Review by Bob Ignizio
Parents watch their children grow into adulthood with a mixture of hope and fear. That's certainly the case for Erik Heller (Eric Bana), who knows that when his daughter Hanna (Saoirse Ronan) leaves the nest, she'll have far more difficulties to face while making that transition than the average teenage girl. That's because Hanna is the product of a CIA experiment designed to create a perfect warrior. Erik has done all he can to train his daughter to protect herself against those who will inevitably come looking for her, but the isolated cabin the two have been living in hasn't provided much opportunity for teaching Hanna how to function in the real world. She's incredibly bright and capable, but to call her socially awkward would be a major understatement.
It sounds like the setup for the first installment of yet another franchise based on a best-selling “young adult” series of novels ala TWILIGHT or I AM NUMBER FOUR, but HANNA turns out to be a surprisingly smart and mature film with appeal for adults as well as adolescents. Most of the nastier bits of violence take place off screen, but it never feels like the movie is holding back just to get the more commercially viable PG-13 rating. Nor does HANNA push the boundaries of that rating just to see what it can get away with short of an R. The result is a movie all but the most violence-sensitive parents could actually go to with their tween or teenage children without anyone feeling too uncomfortable or bored.
None of which is to say that this is a “turn off your brain” popcorn movie by any stretch of the imagination. While by no means lacking in visceral thrills (a subway fight scene between Bana and some thugs being just one standout action scene), HANNA requires that its viewers remain intellectually engaged throughout. Credit for that belongs to director Joe Wright (ATONEMENT) as well as screenwriters Seth Lochhead and David Farr for having faith that there is an audience for a smart and, at times, even low key action film that doesn't rely on gimmicky twists. That makes two such films in as many weeks (SOURCE CODE being last week's example), and I can't say I'd be disappointed if this were to be the beginning of a trend.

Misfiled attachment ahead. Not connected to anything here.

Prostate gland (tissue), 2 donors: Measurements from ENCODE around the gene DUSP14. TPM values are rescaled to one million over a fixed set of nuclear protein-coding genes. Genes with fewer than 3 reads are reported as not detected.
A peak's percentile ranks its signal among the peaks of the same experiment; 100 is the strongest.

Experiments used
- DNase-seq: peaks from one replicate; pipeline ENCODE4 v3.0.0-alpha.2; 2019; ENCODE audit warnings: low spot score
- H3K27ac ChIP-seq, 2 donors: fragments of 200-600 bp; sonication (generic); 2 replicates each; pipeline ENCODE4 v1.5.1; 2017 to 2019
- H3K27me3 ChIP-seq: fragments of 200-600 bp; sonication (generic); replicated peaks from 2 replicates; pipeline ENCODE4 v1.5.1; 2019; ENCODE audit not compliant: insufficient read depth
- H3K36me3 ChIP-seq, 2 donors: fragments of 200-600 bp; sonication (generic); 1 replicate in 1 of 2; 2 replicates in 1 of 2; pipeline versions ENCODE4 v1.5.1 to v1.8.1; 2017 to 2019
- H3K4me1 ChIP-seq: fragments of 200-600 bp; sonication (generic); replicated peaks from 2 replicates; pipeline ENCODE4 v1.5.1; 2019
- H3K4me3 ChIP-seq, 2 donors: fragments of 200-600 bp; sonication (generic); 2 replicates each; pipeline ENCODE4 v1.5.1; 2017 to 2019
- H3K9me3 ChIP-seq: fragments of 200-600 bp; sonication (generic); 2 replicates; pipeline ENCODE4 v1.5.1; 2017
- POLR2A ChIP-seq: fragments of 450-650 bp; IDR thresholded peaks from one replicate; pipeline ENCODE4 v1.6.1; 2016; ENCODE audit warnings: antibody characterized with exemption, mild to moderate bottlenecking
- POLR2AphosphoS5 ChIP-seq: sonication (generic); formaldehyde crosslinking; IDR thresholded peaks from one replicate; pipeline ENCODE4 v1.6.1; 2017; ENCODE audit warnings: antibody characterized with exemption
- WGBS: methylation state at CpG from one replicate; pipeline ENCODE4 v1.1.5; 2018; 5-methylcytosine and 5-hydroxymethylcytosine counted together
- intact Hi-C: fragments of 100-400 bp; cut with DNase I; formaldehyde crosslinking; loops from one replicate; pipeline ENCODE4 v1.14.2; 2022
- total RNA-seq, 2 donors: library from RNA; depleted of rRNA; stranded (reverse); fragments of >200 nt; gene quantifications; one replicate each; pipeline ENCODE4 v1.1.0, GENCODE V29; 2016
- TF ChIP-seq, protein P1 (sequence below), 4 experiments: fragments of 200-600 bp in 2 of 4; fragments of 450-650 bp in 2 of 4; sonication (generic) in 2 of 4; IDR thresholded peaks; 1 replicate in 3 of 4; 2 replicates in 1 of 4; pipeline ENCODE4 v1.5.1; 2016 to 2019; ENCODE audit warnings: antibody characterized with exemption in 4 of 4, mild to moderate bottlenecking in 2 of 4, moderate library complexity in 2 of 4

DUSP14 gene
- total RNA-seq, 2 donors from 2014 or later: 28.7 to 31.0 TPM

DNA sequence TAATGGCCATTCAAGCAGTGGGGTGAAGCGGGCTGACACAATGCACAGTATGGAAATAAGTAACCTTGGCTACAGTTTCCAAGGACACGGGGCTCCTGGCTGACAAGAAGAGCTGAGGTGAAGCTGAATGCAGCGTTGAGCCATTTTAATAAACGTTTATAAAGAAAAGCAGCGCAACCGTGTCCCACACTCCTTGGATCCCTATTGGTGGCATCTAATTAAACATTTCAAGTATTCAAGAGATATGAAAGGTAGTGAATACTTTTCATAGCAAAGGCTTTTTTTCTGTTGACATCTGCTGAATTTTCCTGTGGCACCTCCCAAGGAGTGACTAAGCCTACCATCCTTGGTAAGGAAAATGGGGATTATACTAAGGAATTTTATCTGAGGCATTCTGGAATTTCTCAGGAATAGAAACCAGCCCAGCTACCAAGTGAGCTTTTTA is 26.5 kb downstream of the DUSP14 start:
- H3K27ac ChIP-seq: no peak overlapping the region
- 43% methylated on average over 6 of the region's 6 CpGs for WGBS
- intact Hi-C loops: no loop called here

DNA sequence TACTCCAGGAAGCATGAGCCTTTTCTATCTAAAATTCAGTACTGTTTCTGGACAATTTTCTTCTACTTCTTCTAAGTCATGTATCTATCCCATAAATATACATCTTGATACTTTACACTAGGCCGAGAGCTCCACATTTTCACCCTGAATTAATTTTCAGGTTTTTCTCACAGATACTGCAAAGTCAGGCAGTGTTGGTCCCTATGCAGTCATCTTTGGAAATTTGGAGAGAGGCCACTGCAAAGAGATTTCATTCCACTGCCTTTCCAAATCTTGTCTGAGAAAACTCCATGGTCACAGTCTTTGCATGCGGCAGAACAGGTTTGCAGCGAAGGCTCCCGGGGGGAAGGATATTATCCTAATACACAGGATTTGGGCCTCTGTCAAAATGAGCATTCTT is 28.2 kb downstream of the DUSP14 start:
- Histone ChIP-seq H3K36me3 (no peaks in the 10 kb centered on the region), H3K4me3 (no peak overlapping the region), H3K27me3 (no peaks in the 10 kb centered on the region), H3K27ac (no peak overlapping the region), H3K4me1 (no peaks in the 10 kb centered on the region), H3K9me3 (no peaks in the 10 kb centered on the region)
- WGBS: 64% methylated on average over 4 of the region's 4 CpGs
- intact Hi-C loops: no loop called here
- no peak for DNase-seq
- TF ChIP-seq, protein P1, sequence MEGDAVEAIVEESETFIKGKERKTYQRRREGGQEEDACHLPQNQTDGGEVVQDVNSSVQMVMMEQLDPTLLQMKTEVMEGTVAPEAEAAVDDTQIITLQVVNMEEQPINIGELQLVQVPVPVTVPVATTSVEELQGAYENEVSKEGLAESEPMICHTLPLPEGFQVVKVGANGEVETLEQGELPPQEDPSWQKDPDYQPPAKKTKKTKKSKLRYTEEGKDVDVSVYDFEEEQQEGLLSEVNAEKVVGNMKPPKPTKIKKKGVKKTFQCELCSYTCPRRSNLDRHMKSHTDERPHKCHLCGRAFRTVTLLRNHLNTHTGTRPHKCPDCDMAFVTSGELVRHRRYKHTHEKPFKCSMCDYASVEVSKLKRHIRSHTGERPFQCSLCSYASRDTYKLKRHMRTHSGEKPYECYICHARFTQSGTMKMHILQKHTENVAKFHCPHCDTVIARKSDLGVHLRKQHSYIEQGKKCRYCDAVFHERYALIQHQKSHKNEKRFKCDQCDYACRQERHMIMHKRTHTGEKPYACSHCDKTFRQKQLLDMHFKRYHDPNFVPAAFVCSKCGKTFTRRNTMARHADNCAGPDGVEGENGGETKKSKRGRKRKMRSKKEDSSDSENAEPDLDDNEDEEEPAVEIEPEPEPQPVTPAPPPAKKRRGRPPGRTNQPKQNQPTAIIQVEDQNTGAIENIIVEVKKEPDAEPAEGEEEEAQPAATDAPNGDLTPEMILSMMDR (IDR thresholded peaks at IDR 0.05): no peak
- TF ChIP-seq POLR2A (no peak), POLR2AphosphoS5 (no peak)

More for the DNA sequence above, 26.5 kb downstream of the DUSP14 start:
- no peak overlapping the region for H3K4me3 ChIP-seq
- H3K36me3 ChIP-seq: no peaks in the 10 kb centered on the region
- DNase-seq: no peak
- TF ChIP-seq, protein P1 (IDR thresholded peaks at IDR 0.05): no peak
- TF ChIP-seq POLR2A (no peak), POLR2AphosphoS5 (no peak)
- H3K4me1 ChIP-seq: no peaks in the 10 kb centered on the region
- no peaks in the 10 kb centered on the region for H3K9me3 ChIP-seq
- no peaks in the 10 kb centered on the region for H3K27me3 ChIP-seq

Good performances all around, especially from Ronan, who also starred in Wright's ATONEMENT. She has to convey strength one moment, confusion and vulnerability the next, and then provide a little comic relief as she tries to learn the ways of a typical American teenager. Cate Blanchett camps it up a little more than usual as Marissa, the film's villain. This is a character with very few shades of grey, yet she still manages to inject just a hint of sadness that make her seem human. You get the impression Marissa believes she is Hanna's mother on some level, and at the same time that she wants to kill her, she has a part of her that craves acceptance from her “daughter”.
As much as I like it when a movie treats me like I have a brain, sometimes Wright's subtlety verges on being obtuse. I don't need to have every little plot thread neatly wrapped up, but we really should know what happens to the nice hippie family that befriends Hanna, as it's not entirely clear. Perhaps a deleted scene will show up on the DVD or Blu Ray to clear that up, but it doesn't help when you're sitting in the theater wondering what happened to these characters you had been led to care about. It's a testament to Wright's direction that this and other unanswered questions didn't bother me as much as they might have. It's not perfect, but HANNA is still pretty damn good. 3 1/2 out of 4 stars.